AS [0:47:34]: I think, usually, you can use unsafeDupablePerformIO because, well, you have to be careful on how you set things up, but you can set things up. There’s only one of each expression, so they can’t be shared. They can’t be duplicated because linear types, it doesn’t come up in the compiler. So they’re not really dupable IOs, but the point is that they won’t be duped or shared or anything because you’ve set it up that every expression is unique in your program and it’s very, very scary to program with it.

MPG [0:48:08]: But all this implementation was in the context of – so Tweag did most of the stuff, right? I heard about Tweag a lot, but what do they – can you tell us about Tweag? 

AS [0:48:18]: Yeah. So we’re a consulting company in the innovation and cutting-edge technology space. And nowadays, Tweag is part of a bigger company called Modus Create as also into consulting, but has a wider array of technologies. So I’m going to focus on the traditional Tweag bits for now. So yes, we’ve been involved in a number of communities. Haskell is one, but also OCaml, Rust, Bazel, that’s a build system; Nix, a package manager for the big ones, and some more. What we try to do is to bring expertise to companies, large or small, the way they go in somewhere that nobody has really done before. So it has been a good fit for many startups that had this idea of a product and they needed a bit more oomph at the site, but also research departments in bigger companies, including biopharma, finance industry. We’ve been working with self-driving car companies, flying self-driving car companies.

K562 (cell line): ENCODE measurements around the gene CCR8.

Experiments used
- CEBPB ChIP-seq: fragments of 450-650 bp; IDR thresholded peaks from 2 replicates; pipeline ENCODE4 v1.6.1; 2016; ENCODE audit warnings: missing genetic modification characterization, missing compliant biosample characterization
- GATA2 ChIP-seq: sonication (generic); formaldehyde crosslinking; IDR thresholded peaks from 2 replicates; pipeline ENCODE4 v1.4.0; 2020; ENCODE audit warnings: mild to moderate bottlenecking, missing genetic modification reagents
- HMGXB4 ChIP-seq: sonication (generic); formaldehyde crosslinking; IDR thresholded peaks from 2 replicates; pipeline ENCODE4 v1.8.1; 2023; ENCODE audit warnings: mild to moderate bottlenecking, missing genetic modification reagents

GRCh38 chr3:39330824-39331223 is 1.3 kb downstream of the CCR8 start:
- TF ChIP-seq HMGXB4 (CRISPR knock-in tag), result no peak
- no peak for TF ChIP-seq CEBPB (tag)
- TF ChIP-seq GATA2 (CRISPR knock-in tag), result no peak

MPG [0:49:24]: Are the companies flying or are the cars?

AS [0:49:28]: The cars. I don’t think any was commercialized yet. It’s a tricky business and if only for regulation purposes, right? You have to go – they tend to be American companies, so you have to go to American regulators and convince them, “Yeah, my car can fly, and it can fly over a city.” So, that’s a tough one to crack and that’s probably the biggest challenge, even more than technology there. And so we work both by providing expertise in these tools and also developing the communities and working in the open source space. 

So we’ve been working, we’ve been talking a lot about GHC in which we do some work, but we also contribute to wider communities. We’ve built an array of libraries for Haskell. I think the most popular one is Ormolu. It’s a formatter that follows fairly different guidelines of the formatters we had before, closer to how Goformats go. And as Goformat is the thing that sparked interest into formatters, we’re kind of happy with the choices we made there. I think right now, it’s probably the most popular formatter for Haskell. 

You have to understand that Haskell is extremely hard to format for a tool because it has fairly idiosyncratic rules about wide spaces. And when your tool is all about moving white spaces around, well, that puts a lot of drafts in front of you. And so, that’s a very interesting space. It’s been very, very difficult for formatters to get the right approach. And I think, I and we think that Ormolu strikes a good balance there. But we also developed build rules for building Haskell with Bazel. That’s a good example of things that is in between.